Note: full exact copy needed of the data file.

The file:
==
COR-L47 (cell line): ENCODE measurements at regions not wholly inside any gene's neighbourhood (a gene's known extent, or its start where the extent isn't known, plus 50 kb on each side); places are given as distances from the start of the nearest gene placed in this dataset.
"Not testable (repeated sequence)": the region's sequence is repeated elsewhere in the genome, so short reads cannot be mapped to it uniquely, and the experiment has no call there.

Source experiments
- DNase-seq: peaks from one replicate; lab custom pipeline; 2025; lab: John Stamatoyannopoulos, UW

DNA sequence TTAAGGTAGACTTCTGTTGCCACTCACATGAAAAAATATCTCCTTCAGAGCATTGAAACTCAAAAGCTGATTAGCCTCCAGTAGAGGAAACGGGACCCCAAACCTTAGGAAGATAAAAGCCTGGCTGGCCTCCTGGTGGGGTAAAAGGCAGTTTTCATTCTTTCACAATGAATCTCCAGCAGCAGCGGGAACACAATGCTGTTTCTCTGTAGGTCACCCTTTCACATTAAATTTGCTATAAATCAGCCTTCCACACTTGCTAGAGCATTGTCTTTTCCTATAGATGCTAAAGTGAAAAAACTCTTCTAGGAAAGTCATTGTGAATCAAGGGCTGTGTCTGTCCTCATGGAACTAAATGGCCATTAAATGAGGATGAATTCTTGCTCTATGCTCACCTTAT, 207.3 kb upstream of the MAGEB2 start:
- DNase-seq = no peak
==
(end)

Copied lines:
COR-L47 (cell line): ENCODE measurements at regions not wholly inside any gene's neighbourhood (a gene's known extent, or its start where the extent isn't known, plus 50 kb on each side); places are given as distances from the start of the nearest gene placed in this dataset.
"Not testable (repeated sequence)": the region's sequence is repeated elsewhere in the genome, so short reads cannot be mapped to it uniquely, and the experiment has no call there.

Source experiments
- DNase-seq: peaks from one replicate; lab custom pipeline; 2025; lab: John Stamatoyannopoulos, UW

DNA sequence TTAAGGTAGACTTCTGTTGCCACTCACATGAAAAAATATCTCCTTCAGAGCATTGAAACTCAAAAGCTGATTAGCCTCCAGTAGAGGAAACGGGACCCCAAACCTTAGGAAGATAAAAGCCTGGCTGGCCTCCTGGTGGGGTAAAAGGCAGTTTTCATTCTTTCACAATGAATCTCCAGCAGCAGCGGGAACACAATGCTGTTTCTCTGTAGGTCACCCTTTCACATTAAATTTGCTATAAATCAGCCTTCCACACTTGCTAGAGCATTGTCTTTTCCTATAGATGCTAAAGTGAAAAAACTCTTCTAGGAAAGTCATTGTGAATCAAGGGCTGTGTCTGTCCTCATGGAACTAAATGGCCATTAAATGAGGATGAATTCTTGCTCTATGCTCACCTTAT, 207.3 kb upstream of the MAGEB2 start:
- DNase-seq = no peak